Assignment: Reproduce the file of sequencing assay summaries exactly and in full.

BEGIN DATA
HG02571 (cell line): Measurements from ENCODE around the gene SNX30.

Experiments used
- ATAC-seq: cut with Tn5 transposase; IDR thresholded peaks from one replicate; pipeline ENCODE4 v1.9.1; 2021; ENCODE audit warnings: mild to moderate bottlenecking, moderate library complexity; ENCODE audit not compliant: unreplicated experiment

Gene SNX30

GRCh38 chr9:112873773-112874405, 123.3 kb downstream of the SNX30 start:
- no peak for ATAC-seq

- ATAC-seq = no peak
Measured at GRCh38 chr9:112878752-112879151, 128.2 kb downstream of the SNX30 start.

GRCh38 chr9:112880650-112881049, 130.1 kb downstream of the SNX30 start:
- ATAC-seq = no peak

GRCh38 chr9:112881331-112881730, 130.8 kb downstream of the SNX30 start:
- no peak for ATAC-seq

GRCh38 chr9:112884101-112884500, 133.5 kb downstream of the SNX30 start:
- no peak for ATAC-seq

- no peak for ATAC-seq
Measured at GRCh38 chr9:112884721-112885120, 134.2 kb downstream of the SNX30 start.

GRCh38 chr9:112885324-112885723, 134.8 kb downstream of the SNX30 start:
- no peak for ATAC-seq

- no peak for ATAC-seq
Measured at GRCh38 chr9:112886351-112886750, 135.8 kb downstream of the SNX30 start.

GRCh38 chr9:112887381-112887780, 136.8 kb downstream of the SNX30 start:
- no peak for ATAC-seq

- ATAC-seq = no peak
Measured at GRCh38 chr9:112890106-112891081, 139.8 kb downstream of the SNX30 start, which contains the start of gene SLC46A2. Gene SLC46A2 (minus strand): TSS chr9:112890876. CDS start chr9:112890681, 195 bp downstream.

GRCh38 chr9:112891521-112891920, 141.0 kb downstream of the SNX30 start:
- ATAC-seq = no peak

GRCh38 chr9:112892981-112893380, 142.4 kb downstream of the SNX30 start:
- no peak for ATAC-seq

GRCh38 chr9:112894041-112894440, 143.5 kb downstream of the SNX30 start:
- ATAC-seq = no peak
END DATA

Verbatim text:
HG02571 (cell line): Measurements from ENCODE around the gene SNX30.

Experiments used
- ATAC-seq: cut with Tn5 transposase; IDR thresholded peaks from one replicate; pipeline ENCODE4 v1.9.1; 2021; ENCODE audit warnings: mild to moderate bottlenecking, moderate library complexity; ENCODE audit not compliant: unreplicated experiment

Gene SNX30

GRCh38 chr9:112873773-112874405, 123.3 kb downstream of the SNX30 start:
- no peak for ATAC-seq

- ATAC-seq = no peak
Measured at GRCh38 chr9:112878752-112879151, 128.2 kb downstream of the SNX30 start.

GRCh38 chr9:112880650-112881049, 130.1 kb downstream of the SNX30 start:
- ATAC-seq = no peak

GRCh38 chr9:112881331-112881730, 130.8 kb downstream of the SNX30 start:
- no peak for ATAC-seq

GRCh38 chr9:112884101-112884500, 133.5 kb downstream of the SNX30 start:
- no peak for ATAC-seq

- no peak for ATAC-seq
Measured at GRCh38 chr9:112884721-112885120, 134.2 kb downstream of the SNX30 start.

GRCh38 chr9:112885324-112885723, 134.8 kb downstream of the SNX30 start:
- no peak for ATAC-seq

- no peak for ATAC-seq
Measured at GRCh38 chr9:112886351-112886750, 135.8 kb downstream of the SNX30 start.

GRCh38 chr9:112887381-112887780, 136.8 kb downstream of the SNX30 start:
- no peak for ATAC-seq

- ATAC-seq = no peak
Measured at GRCh38 chr9:112890106-112891081, 139.8 kb downstream of the SNX30 start, which contains the start of gene SLC46A2. Gene SLC46A2 (minus strand): TSS chr9:112890876. CDS start chr9:112890681, 195 bp downstream.

GRCh38 chr9:112891521-112891920, 141.0 kb downstream of the SNX30 start:
- ATAC-seq = no peak

GRCh38 chr9:112892981-112893380, 142.4 kb downstream of the SNX30 start:
- no peak for ATAC-seq

GRCh38 chr9:112894041-112894440, 143.5 kb downstream of the SNX30 start:
- ATAC-seq = no peak